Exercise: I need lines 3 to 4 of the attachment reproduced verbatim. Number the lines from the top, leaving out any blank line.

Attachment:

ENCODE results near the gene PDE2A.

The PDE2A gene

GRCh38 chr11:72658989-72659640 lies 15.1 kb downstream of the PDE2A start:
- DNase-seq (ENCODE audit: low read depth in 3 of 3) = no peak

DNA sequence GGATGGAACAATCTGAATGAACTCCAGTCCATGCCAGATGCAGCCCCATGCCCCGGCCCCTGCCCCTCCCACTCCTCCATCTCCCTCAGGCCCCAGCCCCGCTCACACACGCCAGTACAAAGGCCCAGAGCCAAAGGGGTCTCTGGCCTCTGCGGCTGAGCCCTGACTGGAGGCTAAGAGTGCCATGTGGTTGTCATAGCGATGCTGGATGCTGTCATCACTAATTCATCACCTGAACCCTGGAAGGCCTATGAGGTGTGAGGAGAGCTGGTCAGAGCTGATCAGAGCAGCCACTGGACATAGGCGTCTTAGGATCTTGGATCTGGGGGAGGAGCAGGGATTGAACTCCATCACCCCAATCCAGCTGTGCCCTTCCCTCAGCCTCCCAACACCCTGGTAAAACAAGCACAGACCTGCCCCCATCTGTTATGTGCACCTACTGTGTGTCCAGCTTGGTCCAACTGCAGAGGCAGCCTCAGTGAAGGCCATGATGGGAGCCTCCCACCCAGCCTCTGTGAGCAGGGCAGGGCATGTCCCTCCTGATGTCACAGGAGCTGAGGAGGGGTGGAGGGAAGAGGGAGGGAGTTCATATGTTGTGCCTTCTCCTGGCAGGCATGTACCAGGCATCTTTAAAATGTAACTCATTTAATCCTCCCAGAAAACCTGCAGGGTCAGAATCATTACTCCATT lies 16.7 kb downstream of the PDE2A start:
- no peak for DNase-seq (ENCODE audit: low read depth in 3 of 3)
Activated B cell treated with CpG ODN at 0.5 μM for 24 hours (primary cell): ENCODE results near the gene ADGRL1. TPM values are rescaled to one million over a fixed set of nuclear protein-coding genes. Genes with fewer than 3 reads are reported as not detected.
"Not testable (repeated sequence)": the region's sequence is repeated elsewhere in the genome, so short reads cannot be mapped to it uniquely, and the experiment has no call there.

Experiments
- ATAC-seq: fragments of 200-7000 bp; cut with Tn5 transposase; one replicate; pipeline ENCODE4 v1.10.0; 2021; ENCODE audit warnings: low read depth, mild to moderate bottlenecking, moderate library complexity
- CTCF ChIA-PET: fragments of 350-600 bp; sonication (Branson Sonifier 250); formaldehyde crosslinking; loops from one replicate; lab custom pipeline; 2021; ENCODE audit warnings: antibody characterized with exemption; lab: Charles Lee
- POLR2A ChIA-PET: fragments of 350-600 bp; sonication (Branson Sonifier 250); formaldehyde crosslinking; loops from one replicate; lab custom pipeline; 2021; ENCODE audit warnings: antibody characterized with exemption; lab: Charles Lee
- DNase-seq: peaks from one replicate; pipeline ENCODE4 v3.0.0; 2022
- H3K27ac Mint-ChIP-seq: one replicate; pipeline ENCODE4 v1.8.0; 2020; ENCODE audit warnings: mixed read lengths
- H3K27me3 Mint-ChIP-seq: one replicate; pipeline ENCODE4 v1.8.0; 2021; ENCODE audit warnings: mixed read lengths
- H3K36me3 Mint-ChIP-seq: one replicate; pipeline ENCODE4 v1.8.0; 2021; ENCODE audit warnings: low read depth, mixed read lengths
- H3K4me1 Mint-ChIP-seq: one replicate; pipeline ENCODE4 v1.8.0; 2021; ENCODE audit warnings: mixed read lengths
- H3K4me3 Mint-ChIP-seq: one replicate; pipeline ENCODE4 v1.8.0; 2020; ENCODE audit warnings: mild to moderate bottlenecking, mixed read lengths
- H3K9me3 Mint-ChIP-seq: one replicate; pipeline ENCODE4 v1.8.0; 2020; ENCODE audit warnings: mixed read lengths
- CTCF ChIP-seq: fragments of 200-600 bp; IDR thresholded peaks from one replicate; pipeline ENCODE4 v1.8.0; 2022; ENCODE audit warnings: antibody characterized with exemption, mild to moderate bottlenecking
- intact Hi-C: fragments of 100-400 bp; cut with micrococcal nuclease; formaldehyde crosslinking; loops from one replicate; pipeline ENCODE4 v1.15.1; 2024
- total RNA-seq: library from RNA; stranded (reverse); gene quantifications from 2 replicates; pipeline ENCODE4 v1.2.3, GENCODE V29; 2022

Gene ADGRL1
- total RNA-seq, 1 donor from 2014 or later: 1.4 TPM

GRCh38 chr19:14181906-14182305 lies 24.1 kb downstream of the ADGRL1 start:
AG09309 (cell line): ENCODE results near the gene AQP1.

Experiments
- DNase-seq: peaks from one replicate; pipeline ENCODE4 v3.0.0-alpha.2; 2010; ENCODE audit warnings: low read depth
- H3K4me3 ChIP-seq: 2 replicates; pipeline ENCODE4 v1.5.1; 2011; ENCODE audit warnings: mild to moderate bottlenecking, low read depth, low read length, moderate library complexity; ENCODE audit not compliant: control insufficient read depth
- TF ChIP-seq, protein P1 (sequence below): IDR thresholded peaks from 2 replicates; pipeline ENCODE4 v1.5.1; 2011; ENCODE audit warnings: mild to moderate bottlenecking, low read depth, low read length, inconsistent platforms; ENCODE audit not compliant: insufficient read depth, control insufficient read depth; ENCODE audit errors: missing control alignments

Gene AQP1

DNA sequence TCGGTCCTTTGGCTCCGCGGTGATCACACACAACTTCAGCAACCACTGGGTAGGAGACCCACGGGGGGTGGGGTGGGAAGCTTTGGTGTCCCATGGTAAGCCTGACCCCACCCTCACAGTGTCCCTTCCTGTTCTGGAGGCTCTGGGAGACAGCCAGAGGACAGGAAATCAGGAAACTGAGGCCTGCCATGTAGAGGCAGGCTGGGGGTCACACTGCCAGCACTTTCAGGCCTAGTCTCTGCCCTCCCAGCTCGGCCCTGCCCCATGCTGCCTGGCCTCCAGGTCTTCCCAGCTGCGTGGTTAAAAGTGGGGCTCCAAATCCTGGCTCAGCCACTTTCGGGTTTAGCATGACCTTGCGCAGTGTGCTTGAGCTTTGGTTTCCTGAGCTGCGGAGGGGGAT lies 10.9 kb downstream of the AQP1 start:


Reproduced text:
GRCh38 chr11:72658989-72659640 lies 15.1 kb downstream of the PDE2A start:
- DNase-seq (ENCODE audit: low read depth in 3 of 3) = no peak